23. FAFSA Processing Flowchart Schools #1 - #10 FAFSA STUDENT FAFSA PROCESSING CENTER Database Matches Student Aid Report Wisconsin Higher Educational Aids Board (HEAB)

  24. College Scholarship Service /PROFILE(used by some private schools) • Collects additional data • Targets non-federal funds • Supports Institutional Methodology (IM) as well as Federal Methodology (FM) • Supports early estimates/early admission

  25. Timelines • A PIN may be obtained at any time prior to filing the FAFSA. • The earliest a student can file the FAFSA for the 2009-2010 academic year - January 1, 2009. • Check with schools for institutional deadlines and requirements. • Failure to apply early may result in less aid, even if eligible. • Students must renew the FAFSA every year. Renewal notification is sent to students towards the end of each calendar year.

  26. What is Financial Aid? • Scholarships • Grants • Work Study Employment • Loans

  27. Three primary sources of funding: • US Department of Education • The federal agency that provides funding in the form of grants, scholarships and loans. • State • Most states have agencies that administer state scholarship and grant programs, college savings and prepaid tuition programs, and loans. The Higher Educational Aids Board (HEAB) manages state aid in Wisconsin. • Colleges & Universities • Schools may offer their own scholarship, grant, work-study and loan programs, with each setting its own requirements.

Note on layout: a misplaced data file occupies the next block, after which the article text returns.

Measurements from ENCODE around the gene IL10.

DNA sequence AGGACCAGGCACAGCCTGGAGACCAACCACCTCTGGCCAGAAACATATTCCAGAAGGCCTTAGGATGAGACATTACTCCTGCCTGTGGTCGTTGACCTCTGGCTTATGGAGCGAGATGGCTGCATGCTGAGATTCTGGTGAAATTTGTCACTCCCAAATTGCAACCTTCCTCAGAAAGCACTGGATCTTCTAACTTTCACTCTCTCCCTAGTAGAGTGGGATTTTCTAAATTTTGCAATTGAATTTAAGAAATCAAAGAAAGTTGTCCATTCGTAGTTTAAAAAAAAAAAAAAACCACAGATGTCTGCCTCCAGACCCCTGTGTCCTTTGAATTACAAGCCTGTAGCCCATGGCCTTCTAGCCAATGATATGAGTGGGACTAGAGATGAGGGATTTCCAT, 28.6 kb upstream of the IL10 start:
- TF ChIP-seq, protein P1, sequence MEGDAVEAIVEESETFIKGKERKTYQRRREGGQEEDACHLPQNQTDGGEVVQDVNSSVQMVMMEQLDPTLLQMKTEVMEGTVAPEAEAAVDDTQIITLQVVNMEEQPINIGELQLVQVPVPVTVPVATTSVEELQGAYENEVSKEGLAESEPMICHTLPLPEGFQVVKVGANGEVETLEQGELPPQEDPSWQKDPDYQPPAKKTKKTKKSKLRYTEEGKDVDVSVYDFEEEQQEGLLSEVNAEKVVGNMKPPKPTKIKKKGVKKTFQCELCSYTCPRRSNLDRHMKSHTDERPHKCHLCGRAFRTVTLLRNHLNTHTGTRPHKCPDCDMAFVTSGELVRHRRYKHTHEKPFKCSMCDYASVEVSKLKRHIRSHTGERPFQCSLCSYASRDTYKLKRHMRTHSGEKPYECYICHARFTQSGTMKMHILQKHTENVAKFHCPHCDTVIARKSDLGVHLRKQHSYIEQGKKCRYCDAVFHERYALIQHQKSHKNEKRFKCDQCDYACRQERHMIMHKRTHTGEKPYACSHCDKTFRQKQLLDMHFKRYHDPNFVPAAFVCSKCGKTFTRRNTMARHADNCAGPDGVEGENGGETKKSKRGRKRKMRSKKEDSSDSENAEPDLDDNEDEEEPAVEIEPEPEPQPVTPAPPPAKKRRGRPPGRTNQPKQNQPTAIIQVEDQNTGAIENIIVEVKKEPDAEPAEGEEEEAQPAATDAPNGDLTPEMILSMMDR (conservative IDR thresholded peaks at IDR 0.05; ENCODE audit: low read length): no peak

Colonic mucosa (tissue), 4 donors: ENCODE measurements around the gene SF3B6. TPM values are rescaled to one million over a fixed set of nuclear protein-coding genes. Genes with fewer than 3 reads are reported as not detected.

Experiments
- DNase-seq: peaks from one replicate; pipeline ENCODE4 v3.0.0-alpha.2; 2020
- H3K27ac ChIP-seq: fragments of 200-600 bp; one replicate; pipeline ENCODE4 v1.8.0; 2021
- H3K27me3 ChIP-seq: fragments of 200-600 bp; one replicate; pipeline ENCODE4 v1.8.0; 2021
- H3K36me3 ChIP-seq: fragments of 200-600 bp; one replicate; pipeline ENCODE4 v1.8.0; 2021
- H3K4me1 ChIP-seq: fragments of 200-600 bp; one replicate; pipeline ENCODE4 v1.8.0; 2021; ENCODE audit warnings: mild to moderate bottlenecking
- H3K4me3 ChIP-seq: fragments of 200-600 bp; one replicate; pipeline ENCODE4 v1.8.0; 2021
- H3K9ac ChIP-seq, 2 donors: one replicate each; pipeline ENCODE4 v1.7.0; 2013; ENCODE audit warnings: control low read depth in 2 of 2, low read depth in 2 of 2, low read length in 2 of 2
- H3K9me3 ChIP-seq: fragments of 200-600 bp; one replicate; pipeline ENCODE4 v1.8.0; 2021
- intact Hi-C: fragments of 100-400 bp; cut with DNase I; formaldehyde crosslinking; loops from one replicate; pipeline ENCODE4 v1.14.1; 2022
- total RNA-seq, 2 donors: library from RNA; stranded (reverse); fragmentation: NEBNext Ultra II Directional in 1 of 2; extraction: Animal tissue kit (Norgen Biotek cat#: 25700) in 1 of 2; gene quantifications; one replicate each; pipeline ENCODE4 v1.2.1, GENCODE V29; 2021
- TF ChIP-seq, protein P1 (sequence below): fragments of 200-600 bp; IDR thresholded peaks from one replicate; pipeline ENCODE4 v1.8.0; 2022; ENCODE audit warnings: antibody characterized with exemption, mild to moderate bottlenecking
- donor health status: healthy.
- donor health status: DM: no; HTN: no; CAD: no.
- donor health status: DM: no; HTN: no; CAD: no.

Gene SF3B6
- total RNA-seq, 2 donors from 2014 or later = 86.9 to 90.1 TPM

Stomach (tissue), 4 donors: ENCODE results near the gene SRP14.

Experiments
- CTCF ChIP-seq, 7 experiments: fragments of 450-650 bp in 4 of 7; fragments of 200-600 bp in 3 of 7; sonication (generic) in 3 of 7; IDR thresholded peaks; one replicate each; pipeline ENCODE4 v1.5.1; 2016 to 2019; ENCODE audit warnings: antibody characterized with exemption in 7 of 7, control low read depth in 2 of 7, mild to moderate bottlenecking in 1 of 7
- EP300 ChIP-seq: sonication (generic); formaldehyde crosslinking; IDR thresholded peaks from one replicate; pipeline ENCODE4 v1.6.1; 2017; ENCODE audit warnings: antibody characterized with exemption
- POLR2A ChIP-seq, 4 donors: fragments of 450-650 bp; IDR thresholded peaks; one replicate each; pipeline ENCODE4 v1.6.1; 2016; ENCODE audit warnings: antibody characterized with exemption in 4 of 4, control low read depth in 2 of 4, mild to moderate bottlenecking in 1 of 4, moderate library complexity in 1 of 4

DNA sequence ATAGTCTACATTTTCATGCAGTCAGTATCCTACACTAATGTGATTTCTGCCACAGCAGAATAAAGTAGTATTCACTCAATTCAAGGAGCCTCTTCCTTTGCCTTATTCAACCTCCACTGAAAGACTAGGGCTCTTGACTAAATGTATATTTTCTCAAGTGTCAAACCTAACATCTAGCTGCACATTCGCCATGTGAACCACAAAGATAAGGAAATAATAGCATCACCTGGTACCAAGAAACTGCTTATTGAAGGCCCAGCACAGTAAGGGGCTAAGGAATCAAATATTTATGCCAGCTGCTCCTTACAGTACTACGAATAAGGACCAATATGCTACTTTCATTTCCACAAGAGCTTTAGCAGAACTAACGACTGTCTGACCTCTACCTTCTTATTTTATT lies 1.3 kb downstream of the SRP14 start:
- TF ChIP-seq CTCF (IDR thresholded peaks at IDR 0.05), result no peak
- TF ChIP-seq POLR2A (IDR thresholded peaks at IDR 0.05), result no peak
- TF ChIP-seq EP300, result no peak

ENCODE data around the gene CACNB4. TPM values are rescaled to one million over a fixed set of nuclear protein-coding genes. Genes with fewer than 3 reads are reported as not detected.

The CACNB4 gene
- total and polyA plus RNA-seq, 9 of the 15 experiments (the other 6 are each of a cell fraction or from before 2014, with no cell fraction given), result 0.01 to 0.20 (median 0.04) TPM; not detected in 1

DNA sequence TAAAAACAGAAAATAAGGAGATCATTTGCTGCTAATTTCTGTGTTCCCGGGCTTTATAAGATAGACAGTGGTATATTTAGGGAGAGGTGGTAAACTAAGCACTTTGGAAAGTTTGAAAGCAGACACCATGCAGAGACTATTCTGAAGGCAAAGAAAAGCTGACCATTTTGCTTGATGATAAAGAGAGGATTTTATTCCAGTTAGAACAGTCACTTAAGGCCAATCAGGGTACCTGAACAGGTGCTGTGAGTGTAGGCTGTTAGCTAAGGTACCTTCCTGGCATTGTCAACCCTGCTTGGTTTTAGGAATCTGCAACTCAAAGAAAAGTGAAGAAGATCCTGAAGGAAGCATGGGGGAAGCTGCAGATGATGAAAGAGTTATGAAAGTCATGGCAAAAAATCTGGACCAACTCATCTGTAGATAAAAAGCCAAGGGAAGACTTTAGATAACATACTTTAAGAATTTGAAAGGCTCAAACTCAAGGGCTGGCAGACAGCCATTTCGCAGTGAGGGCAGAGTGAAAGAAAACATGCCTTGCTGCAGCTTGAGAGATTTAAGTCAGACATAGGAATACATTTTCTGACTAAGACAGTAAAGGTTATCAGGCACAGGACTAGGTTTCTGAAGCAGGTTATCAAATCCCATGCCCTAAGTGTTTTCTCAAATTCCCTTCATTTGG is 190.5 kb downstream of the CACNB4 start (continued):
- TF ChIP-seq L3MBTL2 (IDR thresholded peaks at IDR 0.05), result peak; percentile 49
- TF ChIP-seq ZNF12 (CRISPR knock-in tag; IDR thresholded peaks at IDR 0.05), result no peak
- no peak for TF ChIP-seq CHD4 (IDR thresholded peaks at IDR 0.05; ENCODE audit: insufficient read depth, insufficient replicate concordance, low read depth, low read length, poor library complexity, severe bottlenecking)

28. Gift Aid (FREE $$$) Grants & Scholarships • Federal • Federal Pell Grant • Federal Supplemental Educational Opportunity Grant (SEOG) • Academic Competitiveness Grant (ACG) • National SMART Grant • TEACH Grant • State • Institutional • Private/outside scholarships

  29. Academic Competitiveness Grant (ACG) • First year grant is $750 • For students who will be new freshman in 2009-10 the following criteria are required: • U.S. Citizen AND • Enrolled in a 2 or 4-year program AND • Pell eligible AND • Full Time AND • Graduated from high school after 1/1/2006 AND • Completed a rigorous high school curriculum as defined by the state • Second year grant is $1300 • Same criteria as above AND • Must have a minimum 3.0 GPA AND • Graduated from high school after 1/1/2005